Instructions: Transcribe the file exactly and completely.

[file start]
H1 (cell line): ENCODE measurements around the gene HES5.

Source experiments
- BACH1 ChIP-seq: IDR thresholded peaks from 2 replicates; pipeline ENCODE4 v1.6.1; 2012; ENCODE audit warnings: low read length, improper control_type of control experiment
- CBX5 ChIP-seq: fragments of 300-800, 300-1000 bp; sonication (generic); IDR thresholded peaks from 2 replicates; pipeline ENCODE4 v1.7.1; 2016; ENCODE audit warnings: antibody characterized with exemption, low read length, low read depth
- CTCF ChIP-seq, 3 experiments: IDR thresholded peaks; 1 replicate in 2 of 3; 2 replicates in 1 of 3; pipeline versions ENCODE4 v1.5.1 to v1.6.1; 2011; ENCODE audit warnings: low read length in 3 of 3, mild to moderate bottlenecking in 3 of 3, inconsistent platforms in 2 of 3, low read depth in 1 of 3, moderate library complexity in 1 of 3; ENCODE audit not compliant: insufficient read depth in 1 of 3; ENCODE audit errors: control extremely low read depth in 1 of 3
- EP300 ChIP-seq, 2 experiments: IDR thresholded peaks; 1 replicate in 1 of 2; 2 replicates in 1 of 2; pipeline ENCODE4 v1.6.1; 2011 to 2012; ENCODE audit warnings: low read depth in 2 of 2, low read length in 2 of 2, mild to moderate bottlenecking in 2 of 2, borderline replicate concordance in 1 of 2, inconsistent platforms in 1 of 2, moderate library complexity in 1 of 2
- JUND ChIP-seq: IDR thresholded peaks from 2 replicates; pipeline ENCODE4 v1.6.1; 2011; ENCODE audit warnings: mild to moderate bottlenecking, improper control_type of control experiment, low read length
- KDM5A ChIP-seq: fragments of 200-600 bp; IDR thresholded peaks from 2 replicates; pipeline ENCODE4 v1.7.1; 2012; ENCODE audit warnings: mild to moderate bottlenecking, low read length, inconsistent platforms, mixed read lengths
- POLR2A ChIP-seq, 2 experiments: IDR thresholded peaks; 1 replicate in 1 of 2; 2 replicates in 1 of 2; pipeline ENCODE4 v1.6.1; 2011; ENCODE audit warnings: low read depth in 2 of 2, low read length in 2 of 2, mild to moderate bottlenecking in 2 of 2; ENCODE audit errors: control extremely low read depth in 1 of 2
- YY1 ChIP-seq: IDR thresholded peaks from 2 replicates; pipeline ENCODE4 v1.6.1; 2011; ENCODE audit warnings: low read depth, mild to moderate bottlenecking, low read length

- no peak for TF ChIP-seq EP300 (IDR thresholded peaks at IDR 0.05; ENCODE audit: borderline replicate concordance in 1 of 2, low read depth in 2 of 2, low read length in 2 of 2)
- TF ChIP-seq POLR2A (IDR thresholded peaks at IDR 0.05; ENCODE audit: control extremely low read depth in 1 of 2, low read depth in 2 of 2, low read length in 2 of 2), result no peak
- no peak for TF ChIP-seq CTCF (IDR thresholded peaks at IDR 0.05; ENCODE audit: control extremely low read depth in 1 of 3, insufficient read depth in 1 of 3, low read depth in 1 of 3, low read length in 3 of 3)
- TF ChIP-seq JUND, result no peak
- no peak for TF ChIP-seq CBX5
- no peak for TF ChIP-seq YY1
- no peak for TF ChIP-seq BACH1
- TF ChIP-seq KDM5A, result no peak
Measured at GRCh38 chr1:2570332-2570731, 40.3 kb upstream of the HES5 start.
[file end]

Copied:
H1 (cell line): ENCODE measurements around the gene HES5.

Source experiments
- BACH1 ChIP-seq: IDR thresholded peaks from 2 replicates; pipeline ENCODE4 v1.6.1; 2012; ENCODE audit warnings: low read length, improper control_type of control experiment
- CBX5 ChIP-seq: fragments of 300-800, 300-1000 bp; sonication (generic); IDR thresholded peaks from 2 replicates; pipeline ENCODE4 v1.7.1; 2016; ENCODE audit warnings: antibody characterized with exemption, low read length, low read depth
- CTCF ChIP-seq, 3 experiments: IDR thresholded peaks; 1 replicate in 2 of 3; 2 replicates in 1 of 3; pipeline versions ENCODE4 v1.5.1 to v1.6.1; 2011; ENCODE audit warnings: low read length in 3 of 3, mild to moderate bottlenecking in 3 of 3, inconsistent platforms in 2 of 3, low read depth in 1 of 3, moderate library complexity in 1 of 3; ENCODE audit not compliant: insufficient read depth in 1 of 3; ENCODE audit errors: control extremely low read depth in 1 of 3
- EP300 ChIP-seq, 2 experiments: IDR thresholded peaks; 1 replicate in 1 of 2; 2 replicates in 1 of 2; pipeline ENCODE4 v1.6.1; 2011 to 2012; ENCODE audit warnings: low read depth in 2 of 2, low read length in 2 of 2, mild to moderate bottlenecking in 2 of 2, borderline replicate concordance in 1 of 2, inconsistent platforms in 1 of 2, moderate library complexity in 1 of 2
- JUND ChIP-seq: IDR thresholded peaks from 2 replicates; pipeline ENCODE4 v1.6.1; 2011; ENCODE audit warnings: mild to moderate bottlenecking, improper control_type of control experiment, low read length
- KDM5A ChIP-seq: fragments of 200-600 bp; IDR thresholded peaks from 2 replicates; pipeline ENCODE4 v1.7.1; 2012; ENCODE audit warnings: mild to moderate bottlenecking, low read length, inconsistent platforms, mixed read lengths
- POLR2A ChIP-seq, 2 experiments: IDR thresholded peaks; 1 replicate in 1 of 2; 2 replicates in 1 of 2; pipeline ENCODE4 v1.6.1; 2011; ENCODE audit warnings: low read depth in 2 of 2, low read length in 2 of 2, mild to moderate bottlenecking in 2 of 2; ENCODE audit errors: control extremely low read depth in 1 of 2
- YY1 ChIP-seq: IDR thresholded peaks from 2 replicates; pipeline ENCODE4 v1.6.1; 2011; ENCODE audit warnings: low read depth, mild to moderate bottlenecking, low read length

- no peak for TF ChIP-seq EP300 (IDR thresholded peaks at IDR 0.05; ENCODE audit: borderline replicate concordance in 1 of 2, low read depth in 2 of 2, low read length in 2 of 2)
- TF ChIP-seq POLR2A (IDR thresholded peaks at IDR 0.05; ENCODE audit: control extremely low read depth in 1 of 2, low read depth in 2 of 2, low read length in 2 of 2), result no peak
- no peak for TF ChIP-seq CTCF (IDR thresholded peaks at IDR 0.05; ENCODE audit: control extremely low read depth in 1 of 3, insufficient read depth in 1 of 3, low read depth in 1 of 3, low read length in 3 of 3)
- TF ChIP-seq JUND, result no peak
- no peak for TF ChIP-seq CBX5
- no peak for TF ChIP-seq YY1
- no peak for TF ChIP-seq BACH1
- TF ChIP-seq KDM5A, result no peak
Measured at GRCh38 chr1:2570332-2570731, 40.3 kb upstream of the HES5 start.